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This presentation looks into literature surrounding Dave Canterbury’s 10 essentials for survival in the wilderness – the 10 Cs. The 10 Cs have been coined by many outdoor experts who have added their own variations. An analysis has been conducted into each C and its true necessity in a survival situation.
- Simplify the dot points on this slide and add notes down here for speech. Before changing slide to next, introduce that you will now review literature surrounding each of the ten items in turn starting with the cutting tool.- 10Cs is designed for simplifying the choices people make what to carry into the wilderness.Items are chosen for the specific environment the individual/group will encounter and the skill set of the individual/group.- The items chosen must be based on the fact that the item can be used for multiple uses and compliment other items.Items are also chosen by if you can not make it in the wilderness you need to carry it.- The 10 Cs does not mean you only carry 10 items, in fact you may carry multiples of the 10Cs.Item become a fallback, fail safe or backup.
Who else states the importance of this tool as an essential survival item? What are some of their comments? Are there any that did not have this as part of their list of essentials – why? Do the same for all other items.
Only use one slide for talk on containers. Delete other.
All wilderness survival experts had an opinion on what items are essential to survival in the outdoors. Variances in opinion were derived mainly from the number of and although there were some variations between what was considered absolutely necessary for survival and cutting tool, combustion tool, cover, container and cordage were common itemes amongst all.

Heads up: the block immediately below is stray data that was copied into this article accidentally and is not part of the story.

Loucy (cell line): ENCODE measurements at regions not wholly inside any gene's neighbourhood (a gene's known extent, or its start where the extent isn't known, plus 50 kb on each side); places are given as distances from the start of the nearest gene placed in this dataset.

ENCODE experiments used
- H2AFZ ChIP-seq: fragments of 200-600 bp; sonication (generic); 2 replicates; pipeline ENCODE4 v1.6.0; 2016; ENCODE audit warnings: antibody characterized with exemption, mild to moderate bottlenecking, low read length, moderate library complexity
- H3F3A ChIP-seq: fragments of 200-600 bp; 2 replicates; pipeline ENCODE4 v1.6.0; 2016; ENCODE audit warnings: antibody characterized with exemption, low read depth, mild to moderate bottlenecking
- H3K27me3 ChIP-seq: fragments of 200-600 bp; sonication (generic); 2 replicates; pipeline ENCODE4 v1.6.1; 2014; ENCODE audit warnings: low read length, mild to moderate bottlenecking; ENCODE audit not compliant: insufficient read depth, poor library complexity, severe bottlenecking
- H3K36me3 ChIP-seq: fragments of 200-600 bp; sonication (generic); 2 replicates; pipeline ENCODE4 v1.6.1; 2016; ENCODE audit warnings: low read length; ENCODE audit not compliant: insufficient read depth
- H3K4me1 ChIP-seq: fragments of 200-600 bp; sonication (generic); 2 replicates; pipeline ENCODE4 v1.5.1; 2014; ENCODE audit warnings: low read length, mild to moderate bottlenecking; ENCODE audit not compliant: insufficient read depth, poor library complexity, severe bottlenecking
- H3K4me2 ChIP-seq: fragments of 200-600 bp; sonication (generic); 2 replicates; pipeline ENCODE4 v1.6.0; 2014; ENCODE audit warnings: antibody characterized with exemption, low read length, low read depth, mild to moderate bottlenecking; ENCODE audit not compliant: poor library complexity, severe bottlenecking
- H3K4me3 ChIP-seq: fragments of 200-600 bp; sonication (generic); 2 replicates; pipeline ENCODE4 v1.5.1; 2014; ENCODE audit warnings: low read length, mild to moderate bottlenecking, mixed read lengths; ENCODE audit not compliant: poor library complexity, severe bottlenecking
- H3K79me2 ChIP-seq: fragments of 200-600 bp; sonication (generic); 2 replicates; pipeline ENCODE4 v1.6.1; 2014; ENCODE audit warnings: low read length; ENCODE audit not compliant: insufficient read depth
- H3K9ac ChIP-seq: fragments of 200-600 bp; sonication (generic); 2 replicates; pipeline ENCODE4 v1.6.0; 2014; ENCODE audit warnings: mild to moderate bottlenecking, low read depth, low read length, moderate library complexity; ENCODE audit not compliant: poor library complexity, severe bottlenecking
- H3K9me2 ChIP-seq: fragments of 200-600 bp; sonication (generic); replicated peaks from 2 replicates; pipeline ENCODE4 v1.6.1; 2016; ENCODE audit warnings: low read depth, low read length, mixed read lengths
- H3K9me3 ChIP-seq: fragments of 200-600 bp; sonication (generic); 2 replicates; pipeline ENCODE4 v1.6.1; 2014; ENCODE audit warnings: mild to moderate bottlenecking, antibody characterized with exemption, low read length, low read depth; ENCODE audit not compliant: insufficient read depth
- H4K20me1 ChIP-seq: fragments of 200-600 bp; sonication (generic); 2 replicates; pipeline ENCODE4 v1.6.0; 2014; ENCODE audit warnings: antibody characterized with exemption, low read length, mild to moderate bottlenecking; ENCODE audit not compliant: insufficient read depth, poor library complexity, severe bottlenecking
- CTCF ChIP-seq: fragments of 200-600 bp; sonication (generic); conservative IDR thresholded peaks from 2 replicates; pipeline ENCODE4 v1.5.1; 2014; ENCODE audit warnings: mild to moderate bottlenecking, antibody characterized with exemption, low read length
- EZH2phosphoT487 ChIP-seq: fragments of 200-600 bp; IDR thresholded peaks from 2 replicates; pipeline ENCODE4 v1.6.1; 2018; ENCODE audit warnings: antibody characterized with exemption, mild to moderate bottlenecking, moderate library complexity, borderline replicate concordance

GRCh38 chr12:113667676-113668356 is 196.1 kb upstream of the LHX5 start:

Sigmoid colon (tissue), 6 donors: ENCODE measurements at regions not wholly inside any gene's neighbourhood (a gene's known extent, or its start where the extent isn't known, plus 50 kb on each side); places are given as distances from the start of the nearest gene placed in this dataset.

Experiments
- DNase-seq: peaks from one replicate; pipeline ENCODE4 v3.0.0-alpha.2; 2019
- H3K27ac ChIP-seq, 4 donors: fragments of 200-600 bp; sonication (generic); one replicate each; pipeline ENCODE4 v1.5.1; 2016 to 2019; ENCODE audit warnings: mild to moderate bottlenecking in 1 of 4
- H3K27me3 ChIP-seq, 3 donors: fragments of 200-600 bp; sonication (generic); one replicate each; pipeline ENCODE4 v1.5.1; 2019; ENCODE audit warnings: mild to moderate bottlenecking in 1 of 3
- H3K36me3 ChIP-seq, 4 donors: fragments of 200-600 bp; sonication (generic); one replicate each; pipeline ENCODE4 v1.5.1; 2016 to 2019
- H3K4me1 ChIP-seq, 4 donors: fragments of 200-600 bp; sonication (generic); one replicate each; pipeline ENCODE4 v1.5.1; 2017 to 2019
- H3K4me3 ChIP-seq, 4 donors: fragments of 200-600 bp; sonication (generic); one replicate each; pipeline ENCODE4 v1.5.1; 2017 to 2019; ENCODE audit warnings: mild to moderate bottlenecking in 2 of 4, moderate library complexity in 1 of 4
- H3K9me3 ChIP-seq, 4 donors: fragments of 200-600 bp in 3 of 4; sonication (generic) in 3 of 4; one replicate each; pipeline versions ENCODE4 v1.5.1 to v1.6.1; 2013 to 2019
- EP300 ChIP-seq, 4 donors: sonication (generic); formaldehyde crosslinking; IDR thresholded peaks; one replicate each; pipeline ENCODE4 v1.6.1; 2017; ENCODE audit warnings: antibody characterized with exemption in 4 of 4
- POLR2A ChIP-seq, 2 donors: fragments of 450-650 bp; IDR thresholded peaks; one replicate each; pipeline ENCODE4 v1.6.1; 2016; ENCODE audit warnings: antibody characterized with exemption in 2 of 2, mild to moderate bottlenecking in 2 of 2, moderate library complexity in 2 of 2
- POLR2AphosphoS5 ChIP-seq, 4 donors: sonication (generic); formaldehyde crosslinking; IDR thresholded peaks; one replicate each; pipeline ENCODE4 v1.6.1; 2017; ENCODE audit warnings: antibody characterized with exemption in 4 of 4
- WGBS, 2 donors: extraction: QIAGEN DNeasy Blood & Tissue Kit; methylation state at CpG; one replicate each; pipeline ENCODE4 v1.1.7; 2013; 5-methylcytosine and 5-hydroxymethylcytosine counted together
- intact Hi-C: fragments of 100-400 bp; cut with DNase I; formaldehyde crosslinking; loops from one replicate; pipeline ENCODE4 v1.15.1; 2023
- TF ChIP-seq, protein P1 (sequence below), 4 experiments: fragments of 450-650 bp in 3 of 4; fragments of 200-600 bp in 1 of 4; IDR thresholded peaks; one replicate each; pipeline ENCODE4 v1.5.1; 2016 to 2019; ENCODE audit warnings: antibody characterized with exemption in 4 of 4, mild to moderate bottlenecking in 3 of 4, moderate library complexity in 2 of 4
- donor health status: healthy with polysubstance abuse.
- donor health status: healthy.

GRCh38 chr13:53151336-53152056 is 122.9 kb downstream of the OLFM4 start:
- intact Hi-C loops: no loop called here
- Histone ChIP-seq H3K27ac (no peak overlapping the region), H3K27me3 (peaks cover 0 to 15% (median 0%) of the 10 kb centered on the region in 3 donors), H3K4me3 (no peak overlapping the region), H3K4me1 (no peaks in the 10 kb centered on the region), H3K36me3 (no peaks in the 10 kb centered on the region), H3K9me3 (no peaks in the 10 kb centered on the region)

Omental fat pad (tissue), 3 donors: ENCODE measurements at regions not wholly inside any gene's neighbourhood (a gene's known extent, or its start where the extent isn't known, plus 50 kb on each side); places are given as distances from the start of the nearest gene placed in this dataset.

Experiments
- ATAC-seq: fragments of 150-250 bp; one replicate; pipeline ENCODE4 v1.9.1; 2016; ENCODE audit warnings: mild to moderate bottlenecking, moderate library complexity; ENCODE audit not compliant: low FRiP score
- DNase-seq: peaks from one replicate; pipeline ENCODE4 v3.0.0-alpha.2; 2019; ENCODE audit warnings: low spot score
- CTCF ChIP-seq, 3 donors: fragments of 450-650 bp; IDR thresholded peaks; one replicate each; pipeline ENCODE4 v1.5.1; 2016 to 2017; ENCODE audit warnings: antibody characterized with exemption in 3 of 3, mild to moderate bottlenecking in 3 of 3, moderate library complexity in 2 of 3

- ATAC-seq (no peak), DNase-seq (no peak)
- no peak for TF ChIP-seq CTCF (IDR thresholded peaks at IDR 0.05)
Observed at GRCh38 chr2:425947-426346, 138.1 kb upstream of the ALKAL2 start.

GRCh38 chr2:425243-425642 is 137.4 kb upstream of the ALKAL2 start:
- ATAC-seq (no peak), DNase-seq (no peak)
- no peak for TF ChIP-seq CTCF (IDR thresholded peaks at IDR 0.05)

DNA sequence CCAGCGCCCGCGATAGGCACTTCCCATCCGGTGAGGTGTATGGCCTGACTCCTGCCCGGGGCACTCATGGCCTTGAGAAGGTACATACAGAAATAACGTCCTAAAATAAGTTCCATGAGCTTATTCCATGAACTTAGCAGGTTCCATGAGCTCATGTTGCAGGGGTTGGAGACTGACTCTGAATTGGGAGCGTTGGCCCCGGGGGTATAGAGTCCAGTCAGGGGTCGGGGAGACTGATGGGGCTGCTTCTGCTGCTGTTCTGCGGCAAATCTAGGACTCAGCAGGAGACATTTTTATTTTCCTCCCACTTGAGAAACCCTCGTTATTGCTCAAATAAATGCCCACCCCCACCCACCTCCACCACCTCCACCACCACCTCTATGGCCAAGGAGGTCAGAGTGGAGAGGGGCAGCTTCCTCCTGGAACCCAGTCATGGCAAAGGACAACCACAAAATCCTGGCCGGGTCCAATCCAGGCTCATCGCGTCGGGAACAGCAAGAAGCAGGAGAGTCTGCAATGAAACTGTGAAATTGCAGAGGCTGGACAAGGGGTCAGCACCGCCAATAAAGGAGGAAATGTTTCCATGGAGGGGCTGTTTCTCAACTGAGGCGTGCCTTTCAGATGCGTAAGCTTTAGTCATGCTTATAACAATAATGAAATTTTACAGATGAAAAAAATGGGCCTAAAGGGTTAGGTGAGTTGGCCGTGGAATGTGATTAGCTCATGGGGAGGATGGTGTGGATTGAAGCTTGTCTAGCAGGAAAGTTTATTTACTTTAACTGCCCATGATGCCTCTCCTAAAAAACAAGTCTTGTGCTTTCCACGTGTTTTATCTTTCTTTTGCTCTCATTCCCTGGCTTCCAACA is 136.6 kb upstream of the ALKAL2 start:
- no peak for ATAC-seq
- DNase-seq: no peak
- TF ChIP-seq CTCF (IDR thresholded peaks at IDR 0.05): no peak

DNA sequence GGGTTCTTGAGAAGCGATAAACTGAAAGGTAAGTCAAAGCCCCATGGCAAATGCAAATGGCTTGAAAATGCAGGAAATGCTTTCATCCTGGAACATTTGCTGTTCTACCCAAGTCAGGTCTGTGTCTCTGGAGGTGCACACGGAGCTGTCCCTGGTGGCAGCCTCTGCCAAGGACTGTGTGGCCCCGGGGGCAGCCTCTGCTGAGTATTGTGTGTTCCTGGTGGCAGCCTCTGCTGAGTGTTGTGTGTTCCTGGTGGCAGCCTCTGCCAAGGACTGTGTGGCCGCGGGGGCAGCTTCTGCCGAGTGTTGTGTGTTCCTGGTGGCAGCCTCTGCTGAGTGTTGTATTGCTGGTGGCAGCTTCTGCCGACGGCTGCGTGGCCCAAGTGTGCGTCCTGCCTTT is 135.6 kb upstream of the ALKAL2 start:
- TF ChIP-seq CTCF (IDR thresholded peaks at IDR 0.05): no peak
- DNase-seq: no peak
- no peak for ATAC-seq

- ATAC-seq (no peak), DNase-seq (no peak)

Logic behind the 10 Cs of Survival• Simplifying the choices to carry into the wilderness.• Chosen for specific environment and skill set.• Must have multiple uses and compliment other items.• Hard to replicated in the wilderness• Multiples of the 10Cs should be carried.
Cutting Tool• Most important outdoor tool?• Types - Knife - Machete - Axe Simon Evans 2013 - Saw• Users - Cutting - Making tools - Building shelter - Skinning game - Making Traps - Protection Simon Evans 2013
Combustion Tool - Fire• Essential to survival• Psychological and Physical benefits• Water Purification• Maintains core body temperature• Assist in hardening and making tools• Types - Bic Lighter - Ferrocerium Rod - Flint &Steel - Magnifying Lens - Tinder - Cotton wool &Vaseline - Surefire Simon Evans 2013
Cover / Shelter• Protection from elements, environment, maintain core body temperature, insects and animals.• Can not survive more than 3 hours without shelter in extreme environments. Simon Evans 2013 Simon Evans 2013
Container• Difficult to make in the wild.• Uses: Collecting, carrying, boiling, cooking, carrying fire.• Types: Tin can, Steel drink bottles, Military mess kit. Simon Evans 2013 Simon Evans 2013